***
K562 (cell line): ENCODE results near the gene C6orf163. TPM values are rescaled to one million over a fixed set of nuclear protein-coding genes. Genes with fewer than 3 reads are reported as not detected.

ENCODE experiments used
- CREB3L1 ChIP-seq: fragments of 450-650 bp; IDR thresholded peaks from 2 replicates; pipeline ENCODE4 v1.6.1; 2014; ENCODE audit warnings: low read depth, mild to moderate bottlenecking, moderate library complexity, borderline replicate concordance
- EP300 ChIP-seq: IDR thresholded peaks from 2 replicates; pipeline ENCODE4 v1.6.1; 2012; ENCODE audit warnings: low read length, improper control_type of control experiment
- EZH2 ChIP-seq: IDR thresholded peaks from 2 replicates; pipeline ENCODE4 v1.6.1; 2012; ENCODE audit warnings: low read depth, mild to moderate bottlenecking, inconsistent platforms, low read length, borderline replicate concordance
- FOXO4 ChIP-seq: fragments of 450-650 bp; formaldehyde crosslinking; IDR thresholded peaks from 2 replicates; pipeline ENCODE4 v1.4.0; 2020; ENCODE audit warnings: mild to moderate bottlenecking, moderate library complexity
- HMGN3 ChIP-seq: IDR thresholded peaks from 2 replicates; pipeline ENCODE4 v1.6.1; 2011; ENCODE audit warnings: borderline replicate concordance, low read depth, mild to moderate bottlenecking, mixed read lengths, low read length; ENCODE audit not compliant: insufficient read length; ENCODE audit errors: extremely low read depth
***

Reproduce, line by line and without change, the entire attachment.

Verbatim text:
K562 (cell line): ENCODE results near the gene C6orf163. TPM values are rescaled to one million over a fixed set of nuclear protein-coding genes. Genes with fewer than 3 reads are reported as not detected.

ENCODE experiments used
- CREB3L1 ChIP-seq: fragments of 450-650 bp; IDR thresholded peaks from 2 replicates; pipeline ENCODE4 v1.6.1; 2014; ENCODE audit warnings: low read depth, mild to moderate bottlenecking, moderate library complexity, borderline replicate concordance
- EP300 ChIP-seq: IDR thresholded peaks from 2 replicates; pipeline ENCODE4 v1.6.1; 2012; ENCODE audit warnings: low read length, improper control_type of control experiment
- EZH2 ChIP-seq: IDR thresholded peaks from 2 replicates; pipeline ENCODE4 v1.6.1; 2012; ENCODE audit warnings: low read depth, mild to moderate bottlenecking, inconsistent platforms, low read length, borderline replicate concordance
- FOXO4 ChIP-seq: fragments of 450-650 bp; formaldehyde crosslinking; IDR thresholded peaks from 2 replicates; pipeline ENCODE4 v1.4.0; 2020; ENCODE audit warnings: mild to moderate bottlenecking, moderate library complexity
- HMGN3 ChIP-seq: IDR thresholded peaks from 2 replicates; pipeline ENCODE4 v1.6.1; 2011; ENCODE audit warnings: borderline replicate concordance, low read depth, mild to moderate bottlenecking, mixed read lengths, low read length; ENCODE audit not compliant: insufficient read length; ENCODE audit errors: extremely low read depth